Genetic Future

Keith Robison notes that commercial DNA sequencing is now cheap enough to seriously consider generating and analysing a bacterial genome sequence as an undergraduate group-work project.

I think it’s a fantastic idea in principle, and would certainly give students a flavour of the reality of modern genomics – but the prospect of coordinating hundreds of inexperienced undergraduate students in a genome annotation project is incredibly daunting. This would take a very talented and dedicated group of educators to pull off successfully.

If anyone has considered such a project, let Keith know in the comments to his post.

Subscribe to Genetic Future.

Comments

  1. #1 GWard
    March 9, 2009

    What a great idea!! The speed of the development of knowledge in the field of genomics and the consequent speed that it is incorporated into the classroom is incredible. I think that it would make a fabulous group project for the students to do such a project.

    Consider how quickly genetic manipulation lab exercise were incorporated into the Advanced Placement labs in high schools. Undergrads don’t even have the limitation of equipment.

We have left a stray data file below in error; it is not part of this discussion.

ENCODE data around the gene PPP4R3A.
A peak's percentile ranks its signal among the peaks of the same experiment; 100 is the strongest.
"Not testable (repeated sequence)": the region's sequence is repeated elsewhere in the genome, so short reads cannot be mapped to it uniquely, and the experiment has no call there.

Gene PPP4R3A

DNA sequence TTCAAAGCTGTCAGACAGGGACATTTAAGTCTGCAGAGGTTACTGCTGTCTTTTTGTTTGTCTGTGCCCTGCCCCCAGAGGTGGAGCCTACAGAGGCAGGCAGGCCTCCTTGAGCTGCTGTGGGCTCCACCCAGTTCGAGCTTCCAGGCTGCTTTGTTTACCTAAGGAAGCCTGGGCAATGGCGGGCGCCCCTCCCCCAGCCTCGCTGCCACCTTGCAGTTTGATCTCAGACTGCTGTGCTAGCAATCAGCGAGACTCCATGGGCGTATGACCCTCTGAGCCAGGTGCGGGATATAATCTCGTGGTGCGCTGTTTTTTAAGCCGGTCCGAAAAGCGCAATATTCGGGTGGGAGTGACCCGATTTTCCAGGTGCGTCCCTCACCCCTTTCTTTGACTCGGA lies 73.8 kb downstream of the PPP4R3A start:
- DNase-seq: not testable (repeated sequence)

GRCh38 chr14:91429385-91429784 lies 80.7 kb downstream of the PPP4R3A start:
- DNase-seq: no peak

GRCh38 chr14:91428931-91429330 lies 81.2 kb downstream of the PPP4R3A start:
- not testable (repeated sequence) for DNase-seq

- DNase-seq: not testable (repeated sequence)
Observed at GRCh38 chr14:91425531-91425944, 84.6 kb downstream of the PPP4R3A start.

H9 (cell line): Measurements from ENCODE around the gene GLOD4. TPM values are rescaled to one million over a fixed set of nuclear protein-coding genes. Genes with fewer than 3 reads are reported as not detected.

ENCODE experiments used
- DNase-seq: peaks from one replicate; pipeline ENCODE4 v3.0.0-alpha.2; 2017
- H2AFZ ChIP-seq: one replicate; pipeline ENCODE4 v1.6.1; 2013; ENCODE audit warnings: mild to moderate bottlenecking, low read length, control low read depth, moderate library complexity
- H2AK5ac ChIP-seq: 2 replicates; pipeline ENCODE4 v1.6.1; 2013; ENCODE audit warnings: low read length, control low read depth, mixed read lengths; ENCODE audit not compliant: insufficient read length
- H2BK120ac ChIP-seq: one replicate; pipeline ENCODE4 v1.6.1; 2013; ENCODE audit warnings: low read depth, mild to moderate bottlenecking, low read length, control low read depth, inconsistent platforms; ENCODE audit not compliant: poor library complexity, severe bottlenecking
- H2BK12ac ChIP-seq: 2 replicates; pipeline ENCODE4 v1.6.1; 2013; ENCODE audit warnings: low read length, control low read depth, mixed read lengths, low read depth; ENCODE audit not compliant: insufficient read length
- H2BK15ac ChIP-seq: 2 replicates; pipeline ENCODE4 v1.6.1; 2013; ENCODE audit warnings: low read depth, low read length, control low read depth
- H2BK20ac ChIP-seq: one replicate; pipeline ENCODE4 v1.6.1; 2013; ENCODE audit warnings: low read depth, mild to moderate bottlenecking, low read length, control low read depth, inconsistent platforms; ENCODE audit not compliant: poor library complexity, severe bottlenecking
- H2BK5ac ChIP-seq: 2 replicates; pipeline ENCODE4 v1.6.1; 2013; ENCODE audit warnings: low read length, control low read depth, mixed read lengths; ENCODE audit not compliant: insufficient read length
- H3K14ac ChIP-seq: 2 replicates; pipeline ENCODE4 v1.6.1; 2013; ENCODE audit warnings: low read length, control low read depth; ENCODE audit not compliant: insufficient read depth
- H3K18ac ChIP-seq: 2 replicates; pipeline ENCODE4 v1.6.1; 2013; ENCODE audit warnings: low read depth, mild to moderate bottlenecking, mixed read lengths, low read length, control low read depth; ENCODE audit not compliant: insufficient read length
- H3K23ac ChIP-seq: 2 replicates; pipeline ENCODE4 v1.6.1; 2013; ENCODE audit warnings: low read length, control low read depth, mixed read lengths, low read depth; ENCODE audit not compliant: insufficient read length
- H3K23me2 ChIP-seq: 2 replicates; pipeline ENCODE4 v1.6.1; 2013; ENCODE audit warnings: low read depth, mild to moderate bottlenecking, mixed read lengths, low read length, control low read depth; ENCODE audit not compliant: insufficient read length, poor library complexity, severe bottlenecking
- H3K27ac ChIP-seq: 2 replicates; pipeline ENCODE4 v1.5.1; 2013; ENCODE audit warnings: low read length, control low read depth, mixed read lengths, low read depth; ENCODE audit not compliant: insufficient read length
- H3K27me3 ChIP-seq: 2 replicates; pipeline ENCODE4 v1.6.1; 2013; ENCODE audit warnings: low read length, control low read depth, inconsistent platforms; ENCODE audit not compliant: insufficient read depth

2. #3 Peter Bruns
    March 9, 2009

    That is exaclty what the Science Education Alliance of the Howard Hughes Medial Institute has started in a national course that involves bacteriophage isolation followed by DNA purification, analysis, sequencing and anotation. See http://www.hhmi.org/grants/sea/initiative.html.Of special note is that the course is for begining undergraduates and is being run at a networked group of, initially, 12 colleges and universitites.

  3. #4 Trey
    March 9, 2009

    A recent paper in PLOS discusses something similar. The project didn’t sequence a genome, but it did use undergraduates to annotate previously sequenced metagenomes. It was titled “You can read it here at PLoS”>Metagenome Annotation Using a Distributed Grid of Undergraduate Students.“. I’ve been playing around with their software, Annotathon. It’s a great idea, could turn out to be something pretty useful for teaching _and_ advancing knowledge.

  4. #5 Abhishek Tiwari
    March 10, 2009

    That a good news, but just a small note for people who may not aware about this, HHMI supports the Bioinformatics Undergraduate Research Consortium in Comparative Proteogenomics at UCSD. The consortium provides an opportunity to the undergraduate and fresh graduate students to get hands-on research experience with real and unsolved bioinformatics problems in this upcoming field. Last year they made major breakthrough by publishing papers in high impact journals- most of them undergrads. finger crossed

The site is currently under maintenance and will be back shortly. New comments have been disabled during this time, please check back soon.